7. 7
    Ash Can says:

    @loretta:

    I’m calling bunk on this “research”.

    Me too. These guys are kidding themselves. Back in the days when I read various local and national newspapers on a regular basis, I quickly recognized the difference between the thinkers and the hot-headed trolls on the op-ed pages. I’d read the former and ignore the latter. So right then and there I was “ideologically segregating” myself (although in my “ideological segregation” I avoided yahoos on either end of the political spectrum if all they ever did was rant pointlessly). And I imagine that, other than our brave FPers here who read the assholes so we don’t have to ourselves, most people do the same thing.

    I suppose that this kind of quantification has value as a parlor game or conversation-starter over cocktails. But it’s too full of holes to be of any serious use.

  8. 8
    Napoleon says:

    @Doctor Science:

    Do those of you who were more on the right in 2004 recall thinking of SS reform as a central goal, and GWB’s push for it in early 2005 as obvious and expected?

    I am on the left but I guarantee you he did not run on it in any kind of high profile way. But that is no surprise because the central goals of the right are at odds with what most people even in their base would want if they really knew what their elected leaders were up to, whereas at least in general Dems run on things that are generally popular. So the right has to hide the ball, while the left doesn’t need to.

  9. 9
    bkny says:

    Some economists at the University of Chicago have tried to answer the question…

    now that’s a reliable group…

  10. 10

    there’s another word for this: cyberbalkanization. It’s been around a while, it’s real, but economists are not the people to lead this research, IMHO.

  11. 11
    Brent says:

    I call shenanigans. The internet provides acess to extremism and diversity to many areas of the globe and the US where there might not be, say, a local gay neo-nazi chapter. The networking potential is unprecedented and growing. Of course there is self selecting isolation, which is one reason I read ballon juice daily, so I don’t have to encounter right wing idiocy, save to mock it.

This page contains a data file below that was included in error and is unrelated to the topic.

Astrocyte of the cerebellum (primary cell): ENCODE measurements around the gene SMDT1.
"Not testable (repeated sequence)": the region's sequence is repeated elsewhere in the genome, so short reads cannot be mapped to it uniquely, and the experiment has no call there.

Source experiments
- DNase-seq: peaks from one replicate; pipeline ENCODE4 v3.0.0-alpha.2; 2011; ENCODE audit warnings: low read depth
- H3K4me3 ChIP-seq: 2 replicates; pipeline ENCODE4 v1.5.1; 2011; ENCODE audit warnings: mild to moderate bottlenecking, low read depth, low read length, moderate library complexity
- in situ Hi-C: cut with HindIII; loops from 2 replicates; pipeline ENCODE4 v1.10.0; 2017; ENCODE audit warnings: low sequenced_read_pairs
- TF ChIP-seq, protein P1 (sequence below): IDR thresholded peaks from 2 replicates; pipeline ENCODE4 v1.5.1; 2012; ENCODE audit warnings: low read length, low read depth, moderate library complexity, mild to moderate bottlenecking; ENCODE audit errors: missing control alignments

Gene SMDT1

There are niches and subcultures which would not otherwise develop into full cultlike status if not for the net. The isolation chamber effect is massive and very different from other forms of media due to it’s interactive nature. As to freinds and family, I concur, which is why, for years, I’ve only needed my trannie blow up love doll and the many forums and websites devoted to it.

  12. 12
    rootless-e says:

    he university of chicago economists, if the free market only required the insane Ayn Randian drivel of UofC economists it would have told you that.

  13. 13
    Norbrook says:

    There’s always been some form of isolation, and as they point out, friends, family, and where you live are even more likely to impact than media. I remember the intense culture shock of moving from a small town to a large city – the diversity was at first a little overwhelming.

    I think when we talk about what the echo chambers do, it’s to provide an additive effect on people’s ideological tendencies. I’ve seen it on the conservative and the liberal blogs. When you take what you already believe to the Internet, and you find that some other people from other parts of the country believe exactly like you do, it “confirms” that you’re right and you represent the “majority.” Objectively, most of them aren’t even close to being a majority, but it’s why you see the “purity wars” and the claims of being the mainstream thought from them.